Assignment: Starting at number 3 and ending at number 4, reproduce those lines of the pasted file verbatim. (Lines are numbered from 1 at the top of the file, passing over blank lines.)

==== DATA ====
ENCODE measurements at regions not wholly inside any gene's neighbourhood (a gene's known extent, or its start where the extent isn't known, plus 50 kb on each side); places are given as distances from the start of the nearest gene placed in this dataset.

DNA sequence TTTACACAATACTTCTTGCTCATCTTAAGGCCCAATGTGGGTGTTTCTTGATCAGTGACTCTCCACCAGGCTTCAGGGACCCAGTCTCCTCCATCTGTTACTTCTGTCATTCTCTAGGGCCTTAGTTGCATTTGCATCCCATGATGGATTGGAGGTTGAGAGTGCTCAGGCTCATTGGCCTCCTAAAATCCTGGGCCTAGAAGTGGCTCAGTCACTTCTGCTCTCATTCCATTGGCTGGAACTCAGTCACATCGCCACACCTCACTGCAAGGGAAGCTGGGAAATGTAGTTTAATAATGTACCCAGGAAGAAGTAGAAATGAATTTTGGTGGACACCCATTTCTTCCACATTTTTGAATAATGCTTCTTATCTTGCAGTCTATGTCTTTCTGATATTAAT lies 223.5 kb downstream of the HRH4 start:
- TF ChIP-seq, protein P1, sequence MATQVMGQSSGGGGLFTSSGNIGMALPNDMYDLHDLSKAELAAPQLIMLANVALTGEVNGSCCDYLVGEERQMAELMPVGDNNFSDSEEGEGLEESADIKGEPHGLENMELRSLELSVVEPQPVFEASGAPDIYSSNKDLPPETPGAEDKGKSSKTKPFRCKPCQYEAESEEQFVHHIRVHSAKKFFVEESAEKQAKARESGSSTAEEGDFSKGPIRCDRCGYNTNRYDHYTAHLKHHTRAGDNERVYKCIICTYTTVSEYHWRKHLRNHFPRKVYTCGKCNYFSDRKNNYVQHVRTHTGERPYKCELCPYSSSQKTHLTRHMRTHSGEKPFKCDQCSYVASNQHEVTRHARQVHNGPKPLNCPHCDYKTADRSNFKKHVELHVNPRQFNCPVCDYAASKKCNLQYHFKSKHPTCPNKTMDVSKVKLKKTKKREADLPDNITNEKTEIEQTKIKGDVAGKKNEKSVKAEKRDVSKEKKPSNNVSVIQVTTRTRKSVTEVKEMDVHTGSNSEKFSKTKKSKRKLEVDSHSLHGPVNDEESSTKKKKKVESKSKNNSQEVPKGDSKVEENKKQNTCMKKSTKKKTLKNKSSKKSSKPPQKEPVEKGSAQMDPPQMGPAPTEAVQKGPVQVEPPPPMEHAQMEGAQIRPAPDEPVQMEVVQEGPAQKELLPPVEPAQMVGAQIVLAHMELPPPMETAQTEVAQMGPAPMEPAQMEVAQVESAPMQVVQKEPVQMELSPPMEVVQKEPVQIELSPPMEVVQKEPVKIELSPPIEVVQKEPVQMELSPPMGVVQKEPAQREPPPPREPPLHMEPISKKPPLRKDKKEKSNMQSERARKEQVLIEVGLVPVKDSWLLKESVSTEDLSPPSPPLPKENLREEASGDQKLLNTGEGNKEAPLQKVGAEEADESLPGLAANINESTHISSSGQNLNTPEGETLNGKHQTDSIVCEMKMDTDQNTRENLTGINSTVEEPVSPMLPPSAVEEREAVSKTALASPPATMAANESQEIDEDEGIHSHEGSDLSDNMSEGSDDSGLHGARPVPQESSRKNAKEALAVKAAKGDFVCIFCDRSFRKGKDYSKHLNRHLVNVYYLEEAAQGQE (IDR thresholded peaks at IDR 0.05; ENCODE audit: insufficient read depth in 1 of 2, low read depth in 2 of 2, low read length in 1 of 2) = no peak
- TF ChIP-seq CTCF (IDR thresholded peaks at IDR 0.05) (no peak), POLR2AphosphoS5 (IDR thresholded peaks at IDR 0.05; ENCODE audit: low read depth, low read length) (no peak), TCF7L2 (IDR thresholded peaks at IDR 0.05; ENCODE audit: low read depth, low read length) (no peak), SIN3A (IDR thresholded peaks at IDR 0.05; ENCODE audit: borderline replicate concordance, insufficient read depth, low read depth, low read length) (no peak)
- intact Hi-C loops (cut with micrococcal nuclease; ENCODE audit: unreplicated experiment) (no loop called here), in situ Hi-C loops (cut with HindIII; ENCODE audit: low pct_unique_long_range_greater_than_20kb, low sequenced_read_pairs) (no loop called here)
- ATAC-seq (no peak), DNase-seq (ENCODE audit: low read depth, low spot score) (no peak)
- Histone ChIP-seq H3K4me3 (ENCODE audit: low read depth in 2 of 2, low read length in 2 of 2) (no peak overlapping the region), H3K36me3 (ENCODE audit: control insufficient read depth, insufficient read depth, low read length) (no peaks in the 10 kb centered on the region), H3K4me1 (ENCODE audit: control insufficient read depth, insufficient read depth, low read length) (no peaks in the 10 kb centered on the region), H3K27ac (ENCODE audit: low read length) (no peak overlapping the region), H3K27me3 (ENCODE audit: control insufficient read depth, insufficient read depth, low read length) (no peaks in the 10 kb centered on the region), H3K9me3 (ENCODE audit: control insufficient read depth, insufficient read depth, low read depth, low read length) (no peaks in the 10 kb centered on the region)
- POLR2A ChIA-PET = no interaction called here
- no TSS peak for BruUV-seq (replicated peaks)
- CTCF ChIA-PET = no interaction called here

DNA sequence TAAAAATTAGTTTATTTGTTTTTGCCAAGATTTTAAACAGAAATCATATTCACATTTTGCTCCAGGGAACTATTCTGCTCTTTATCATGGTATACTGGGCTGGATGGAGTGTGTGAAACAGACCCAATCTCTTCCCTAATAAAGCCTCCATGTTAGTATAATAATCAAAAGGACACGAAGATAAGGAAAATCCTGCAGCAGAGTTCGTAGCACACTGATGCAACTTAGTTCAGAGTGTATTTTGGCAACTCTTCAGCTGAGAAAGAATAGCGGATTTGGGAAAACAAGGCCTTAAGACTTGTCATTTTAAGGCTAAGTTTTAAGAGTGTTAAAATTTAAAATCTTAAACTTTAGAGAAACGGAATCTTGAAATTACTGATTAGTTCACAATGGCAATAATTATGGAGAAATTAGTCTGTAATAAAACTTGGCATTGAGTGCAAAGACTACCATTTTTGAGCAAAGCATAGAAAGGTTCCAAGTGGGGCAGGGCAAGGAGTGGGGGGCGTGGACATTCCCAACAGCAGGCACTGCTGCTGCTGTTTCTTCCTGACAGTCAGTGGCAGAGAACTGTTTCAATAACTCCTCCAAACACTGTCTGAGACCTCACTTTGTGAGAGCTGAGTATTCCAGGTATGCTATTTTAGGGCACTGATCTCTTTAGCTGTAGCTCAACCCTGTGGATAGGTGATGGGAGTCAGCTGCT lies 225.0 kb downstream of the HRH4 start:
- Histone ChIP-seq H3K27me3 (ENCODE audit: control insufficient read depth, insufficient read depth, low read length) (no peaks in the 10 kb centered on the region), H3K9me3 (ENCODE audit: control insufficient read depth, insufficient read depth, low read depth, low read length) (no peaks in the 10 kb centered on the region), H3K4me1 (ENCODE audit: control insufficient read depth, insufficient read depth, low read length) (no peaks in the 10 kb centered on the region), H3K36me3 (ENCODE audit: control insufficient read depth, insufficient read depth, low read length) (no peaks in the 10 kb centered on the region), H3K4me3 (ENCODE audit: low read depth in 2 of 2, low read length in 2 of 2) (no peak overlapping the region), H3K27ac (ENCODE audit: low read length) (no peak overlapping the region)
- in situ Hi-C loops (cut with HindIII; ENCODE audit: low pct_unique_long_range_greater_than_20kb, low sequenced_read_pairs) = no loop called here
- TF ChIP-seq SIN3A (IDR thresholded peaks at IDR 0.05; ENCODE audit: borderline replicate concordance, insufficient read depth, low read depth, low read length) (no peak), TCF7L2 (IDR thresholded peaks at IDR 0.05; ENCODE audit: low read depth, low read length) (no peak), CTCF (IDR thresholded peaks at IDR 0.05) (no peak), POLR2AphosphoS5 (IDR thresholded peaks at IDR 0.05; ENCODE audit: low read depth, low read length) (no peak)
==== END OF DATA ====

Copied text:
- TF ChIP-seq, protein P1, sequence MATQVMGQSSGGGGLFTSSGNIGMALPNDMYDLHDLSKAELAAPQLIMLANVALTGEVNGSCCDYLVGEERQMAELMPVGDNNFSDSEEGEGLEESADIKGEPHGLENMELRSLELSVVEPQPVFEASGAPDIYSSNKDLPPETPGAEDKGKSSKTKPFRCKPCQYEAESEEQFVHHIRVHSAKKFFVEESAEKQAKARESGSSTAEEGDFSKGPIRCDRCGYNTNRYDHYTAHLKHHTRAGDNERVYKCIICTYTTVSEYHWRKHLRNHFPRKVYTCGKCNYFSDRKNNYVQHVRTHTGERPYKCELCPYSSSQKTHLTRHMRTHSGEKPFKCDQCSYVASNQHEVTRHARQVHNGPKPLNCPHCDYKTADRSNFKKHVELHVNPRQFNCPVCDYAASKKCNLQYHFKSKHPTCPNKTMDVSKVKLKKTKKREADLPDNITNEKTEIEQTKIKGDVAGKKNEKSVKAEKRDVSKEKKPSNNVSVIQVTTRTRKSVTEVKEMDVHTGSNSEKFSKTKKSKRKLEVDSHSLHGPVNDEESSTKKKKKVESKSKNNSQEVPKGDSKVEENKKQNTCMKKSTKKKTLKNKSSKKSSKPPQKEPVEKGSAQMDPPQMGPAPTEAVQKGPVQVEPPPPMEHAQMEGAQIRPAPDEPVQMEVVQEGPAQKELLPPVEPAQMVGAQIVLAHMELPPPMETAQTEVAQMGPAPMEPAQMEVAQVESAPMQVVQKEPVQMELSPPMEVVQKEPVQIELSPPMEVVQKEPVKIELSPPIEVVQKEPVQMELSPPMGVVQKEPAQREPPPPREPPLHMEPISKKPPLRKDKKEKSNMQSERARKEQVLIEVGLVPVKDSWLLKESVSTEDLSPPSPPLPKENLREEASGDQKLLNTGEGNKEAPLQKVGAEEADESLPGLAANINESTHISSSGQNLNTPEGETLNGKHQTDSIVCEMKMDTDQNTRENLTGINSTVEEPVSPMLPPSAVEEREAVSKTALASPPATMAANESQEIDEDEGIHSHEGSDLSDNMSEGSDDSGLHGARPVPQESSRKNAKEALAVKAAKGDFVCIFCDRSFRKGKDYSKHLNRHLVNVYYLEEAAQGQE (IDR thresholded peaks at IDR 0.05; ENCODE audit: insufficient read depth in 1 of 2, low read depth in 2 of 2, low read length in 1 of 2) = no peak
- TF ChIP-seq CTCF (IDR thresholded peaks at IDR 0.05) (no peak), POLR2AphosphoS5 (IDR thresholded peaks at IDR 0.05; ENCODE audit: low read depth, low read length) (no peak), TCF7L2 (IDR thresholded peaks at IDR 0.05; ENCODE audit: low read depth, low read length) (no peak), SIN3A (IDR thresholded peaks at IDR 0.05; ENCODE audit: borderline replicate concordance, insufficient read depth, low read depth, low read length) (no peak)